Hyperdimension Neptunia Re;Birth2: A generation shift

June 11, 2015

Hyperdimension Neptunia Re;Birth2: Sisters Generation is the latest in the long line of JRPGs to land on Steam, a port of a Vita remake of what was originally Hyperdimension Neptunia MK2 on the PS3. As with the Vita release, it does little to sway anyone who wasn’t already a fan of the series, but it does make some pretty big improvements over the PS3 original.

Re;Birth2 returns to the world of Gameindustri, which has been taken over by a group called ASIC, which represents software piracy and releases low-quality games. You play as “CPU Candidates,” sisters to the CPUs of the first game, who have been imprisoned by ASIC. Aided by the personifications of many Japanese developers, you must combat ASIC by winning back “shares” for the CPUs. Winning shares returns strength to the CPUs and will help free them from ASIC’s control, the ultimate goal of the game.

Combat is pretty standard fare for turn-based RPGs, though that’s a strength in the current market, because that set-up has largely fallen to the wayside. The remakes vastly improve the system, making it faster and less reliant on random events, which were an issue largely in the first entry on PS3. Tactical aspects are mixed in, allowing you to gang up on enemies or protect weaker party members.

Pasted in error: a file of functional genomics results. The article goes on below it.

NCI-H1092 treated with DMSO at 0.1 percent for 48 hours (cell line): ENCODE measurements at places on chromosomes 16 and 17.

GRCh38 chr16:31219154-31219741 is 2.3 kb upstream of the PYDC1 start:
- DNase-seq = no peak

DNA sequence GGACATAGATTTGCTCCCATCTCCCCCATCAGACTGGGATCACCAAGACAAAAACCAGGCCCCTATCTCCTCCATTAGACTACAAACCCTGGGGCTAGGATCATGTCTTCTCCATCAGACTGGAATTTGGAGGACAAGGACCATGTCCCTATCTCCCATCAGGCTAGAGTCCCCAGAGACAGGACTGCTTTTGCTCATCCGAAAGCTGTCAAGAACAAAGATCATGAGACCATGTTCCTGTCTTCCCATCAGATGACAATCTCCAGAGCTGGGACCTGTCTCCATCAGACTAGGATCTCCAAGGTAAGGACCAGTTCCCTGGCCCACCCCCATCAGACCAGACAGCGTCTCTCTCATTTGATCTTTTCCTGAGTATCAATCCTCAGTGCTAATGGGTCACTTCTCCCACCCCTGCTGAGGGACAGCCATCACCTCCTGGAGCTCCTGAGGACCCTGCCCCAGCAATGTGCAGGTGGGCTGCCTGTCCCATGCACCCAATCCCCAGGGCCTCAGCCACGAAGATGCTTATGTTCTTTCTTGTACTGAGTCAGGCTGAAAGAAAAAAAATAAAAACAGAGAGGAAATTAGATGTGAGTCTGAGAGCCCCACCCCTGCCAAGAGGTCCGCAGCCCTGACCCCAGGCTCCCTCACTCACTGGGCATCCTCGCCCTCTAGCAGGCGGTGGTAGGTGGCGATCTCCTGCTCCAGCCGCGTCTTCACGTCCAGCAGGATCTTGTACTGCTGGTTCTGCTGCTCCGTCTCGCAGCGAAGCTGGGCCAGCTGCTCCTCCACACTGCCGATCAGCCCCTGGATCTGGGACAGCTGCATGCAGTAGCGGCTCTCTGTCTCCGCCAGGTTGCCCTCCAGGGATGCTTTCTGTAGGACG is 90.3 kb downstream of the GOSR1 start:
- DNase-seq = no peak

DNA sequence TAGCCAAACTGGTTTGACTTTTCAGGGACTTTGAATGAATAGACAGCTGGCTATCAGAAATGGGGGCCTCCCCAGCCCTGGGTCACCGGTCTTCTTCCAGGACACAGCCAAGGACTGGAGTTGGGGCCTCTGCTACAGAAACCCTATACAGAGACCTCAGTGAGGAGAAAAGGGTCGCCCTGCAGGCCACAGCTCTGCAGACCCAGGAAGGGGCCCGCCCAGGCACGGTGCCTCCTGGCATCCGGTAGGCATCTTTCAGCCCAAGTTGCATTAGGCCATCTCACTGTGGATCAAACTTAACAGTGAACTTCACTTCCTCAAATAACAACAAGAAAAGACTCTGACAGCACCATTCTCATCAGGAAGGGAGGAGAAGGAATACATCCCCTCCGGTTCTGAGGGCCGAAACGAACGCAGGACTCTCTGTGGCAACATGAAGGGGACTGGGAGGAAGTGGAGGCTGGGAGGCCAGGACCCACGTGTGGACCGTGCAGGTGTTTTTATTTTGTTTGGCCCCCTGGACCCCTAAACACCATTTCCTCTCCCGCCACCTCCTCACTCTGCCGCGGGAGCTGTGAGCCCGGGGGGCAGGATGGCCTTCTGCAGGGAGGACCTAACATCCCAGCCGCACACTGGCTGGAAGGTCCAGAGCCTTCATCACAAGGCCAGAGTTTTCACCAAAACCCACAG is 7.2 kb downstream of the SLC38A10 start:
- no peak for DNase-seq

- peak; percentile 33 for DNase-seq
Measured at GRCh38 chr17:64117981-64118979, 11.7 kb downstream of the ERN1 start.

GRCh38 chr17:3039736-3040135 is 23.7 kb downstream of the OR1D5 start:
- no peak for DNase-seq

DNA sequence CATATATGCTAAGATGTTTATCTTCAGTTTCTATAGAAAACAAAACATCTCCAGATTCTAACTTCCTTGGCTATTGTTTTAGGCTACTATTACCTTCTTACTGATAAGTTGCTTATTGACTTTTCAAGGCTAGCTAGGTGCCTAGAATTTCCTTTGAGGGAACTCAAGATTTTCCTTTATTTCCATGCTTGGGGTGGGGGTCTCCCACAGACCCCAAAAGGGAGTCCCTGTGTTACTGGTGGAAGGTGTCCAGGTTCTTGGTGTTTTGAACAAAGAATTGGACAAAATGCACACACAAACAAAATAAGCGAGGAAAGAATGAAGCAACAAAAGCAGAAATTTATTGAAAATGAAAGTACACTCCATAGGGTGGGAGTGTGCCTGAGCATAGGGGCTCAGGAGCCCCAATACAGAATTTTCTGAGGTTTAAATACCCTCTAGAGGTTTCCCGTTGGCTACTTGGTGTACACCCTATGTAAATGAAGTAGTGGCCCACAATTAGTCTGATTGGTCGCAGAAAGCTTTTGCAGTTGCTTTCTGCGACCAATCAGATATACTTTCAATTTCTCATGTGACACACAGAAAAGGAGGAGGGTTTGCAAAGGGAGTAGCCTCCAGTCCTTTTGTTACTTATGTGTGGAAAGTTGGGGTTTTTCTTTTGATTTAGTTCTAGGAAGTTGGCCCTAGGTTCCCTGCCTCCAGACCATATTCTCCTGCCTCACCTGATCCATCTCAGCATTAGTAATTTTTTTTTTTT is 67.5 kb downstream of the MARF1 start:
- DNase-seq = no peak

Hyperdimension Neptunia has always relied on humor. As a niche title, it’s been largely effective, especially since the mix between anime fans and fans of the series mix quite well. While many people tire of referential humour, the varied characters and the mix between anime tropes and game references have helped keep it fresh as time goes on.

When Re;Birth1 appeared on Steam, it was struck with quite a few problems which had to be fixed with a string of patches in the following months. For Re;Birth2, Idea Factory rolled out a limited closed beta in the months leading up to release, a move that seems to have fixed many of those issues.

The game runs at a full 1080p and 60 frames per second, though though the animated sequences remain at the Vita’s native resolution. The game will not scale above 1080p, though that is likely a concern for a fairly small number of people. It’s worth noting that the game assets remain unchanged, and there can be some slight stretching at high resolution as a result. Character portraits have been upscaled to fit the higher resolution. Any animated sequences are running at their original Vita resolution as well, which makes them a bit blurry. If remaking these scenes wasn’t an option, I would’ve preferred they be letterboxed to run at their original resolution, or at least a little smaller to minimize the issue. However, these cutscenes are few and far between, so it’s a minor problem.

The game has some issues with screen tearing, and though keyboard and mouse control is present, I would highly suggest using a controller. The UI is still very much a console UI, and I found that it was much easier to get into.

Despite some improvements, there is no hiding the fact that this is still a PC port of a Vita game. Still, Re;Birth2 is a big improvement over the PS3 title and a great option for those without a Vita.

Pros: HD resolution, good controller support
Cons: Lacks needed video settings, stretched cutscenes

Score: 3/5

Questions? Check out our review guide.